Archive for October, 2023

Carolina Wren

Picture taken from “All About Birds” website.

I love when all the people noise on the farm stills and you can hear the birds, tree frogs, crickets, cows, chickens and other animals singing, mooing, clucking, screeching and twittering their wings.

We have a Carolina Wren that sings every morning and at different times through out the day. But unless you are tuned to it you won’t hear it even though he loudly sings his praises. I think often of the Bible verse, “Be still, and know that I am God; I will be exalted among the nations, I will be exalted in the earth.” (Psalms 46:10). It is in the stillness after the morning rush, the quietness when humans aren’t running trucks, cars or tractors or when you dare walk out of your tightly closed up house with the tv and air conditioning running and sit on your porch, that you hear the songs of the happy birds with their heads tilted upwards, praising the God who designed and created them. They are unashamed or timid with sharing their song and it will bless anyone who pauses to listen.

This particular wren I have been trying for weeks to see. He usually sits in the tree by the shop very close to our store. The leaves on the tree hide him from view. Yesterday his song came from a different spot and suddenly I saw him, sitting on top of the stack of shavings on the dock at the warehouse.

As I clicked away on my camera, he lifted his head heavenward and sang his heart out. I had not sung any song of praise to God that morning, but he did. He exalted God with all his being.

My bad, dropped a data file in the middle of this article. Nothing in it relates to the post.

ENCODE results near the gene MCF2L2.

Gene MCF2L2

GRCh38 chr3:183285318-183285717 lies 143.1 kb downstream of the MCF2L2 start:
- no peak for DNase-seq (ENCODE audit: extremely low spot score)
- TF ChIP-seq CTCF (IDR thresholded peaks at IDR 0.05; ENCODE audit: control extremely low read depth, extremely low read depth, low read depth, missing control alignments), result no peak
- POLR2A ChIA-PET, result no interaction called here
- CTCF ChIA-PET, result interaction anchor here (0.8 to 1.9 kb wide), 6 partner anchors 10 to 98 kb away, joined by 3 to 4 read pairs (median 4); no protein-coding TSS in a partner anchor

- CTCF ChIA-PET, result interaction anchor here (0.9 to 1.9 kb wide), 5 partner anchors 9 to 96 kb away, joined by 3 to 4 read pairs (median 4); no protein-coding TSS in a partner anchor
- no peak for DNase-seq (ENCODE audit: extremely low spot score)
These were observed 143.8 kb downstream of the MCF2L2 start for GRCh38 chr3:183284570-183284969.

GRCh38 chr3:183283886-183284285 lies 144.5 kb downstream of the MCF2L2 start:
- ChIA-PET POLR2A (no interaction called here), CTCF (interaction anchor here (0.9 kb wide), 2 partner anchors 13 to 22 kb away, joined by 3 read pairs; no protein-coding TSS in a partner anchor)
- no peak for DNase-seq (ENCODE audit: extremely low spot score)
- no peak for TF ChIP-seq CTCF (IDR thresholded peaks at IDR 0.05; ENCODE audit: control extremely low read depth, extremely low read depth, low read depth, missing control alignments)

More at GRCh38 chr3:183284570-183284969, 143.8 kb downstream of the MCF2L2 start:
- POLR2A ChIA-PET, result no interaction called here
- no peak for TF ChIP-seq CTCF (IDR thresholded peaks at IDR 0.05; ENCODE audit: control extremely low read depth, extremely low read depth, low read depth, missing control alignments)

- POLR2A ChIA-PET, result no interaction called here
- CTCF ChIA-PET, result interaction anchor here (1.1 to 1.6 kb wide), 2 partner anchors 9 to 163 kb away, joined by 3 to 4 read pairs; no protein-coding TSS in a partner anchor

I goggled “Carolina Wren” and found some very interesting facts and information on “All About Birds” website….”This shy bird can be hard to see, but it delivers an amazing number of decibels for its size. Follow its teakettle-teakettle! and other piercing exclamations through backyard or forest, and you may be rewarded with glimpses of this bird’s rich cinnamon plumage, white eyebrow stripe, and long, upward-cocked tail”. 

Psalms 66:4 All creation, come praise the name of the LORD. Praise his name alone. The glory of God is greater than heaven and earth.

Some “Cool Facts” taken from the website:

  • The Carolina Wren is sensitive to cold weather, with the northern populations decreasing markedly after severe winters. The gradually increasing winter temperatures over the last century may have been responsible for the northward range expansion seen in the mid-1900s.
  • One captive male Carolina Wren sang nearly 3,000 times in a single day.
  • Unlike other wren species in its genus, only the male Carolina Wren sings the loud song. In other species, such as the Stripe-breasted Wren of Central America, both members of a pair sing together. The male and female sing different parts, and usually interweave their songs such that they sound like a single bird singing.
  • A pair bond may form between a male and a female at any time of the year, and the pair will stay together for life. Members of a pair stay together on their territory year-round, and forage and move around the territory together.
  • The oldest recorded Carolina Wren was at least 7 years, 8 months old when it was recaptured and rereleased during banding operations in Florida in 2004. It had been banded in the same state in 1997.

I have the “Merlin Bird ID” app on my iphone and really enjoy using it to identify different bird calls. I have currently captured the calls of about 20 different birds (this app is free).

Psalms 148:13 All creation, come praise the name of the LORD. Praise his name alone. The glory of God is greater than heaven and earth.

Box Turtle Fight

He almost has an evil gleam to his eye!

Did you know the pokey slow, retreat to your shell box turtles can have an attitude and bully each other?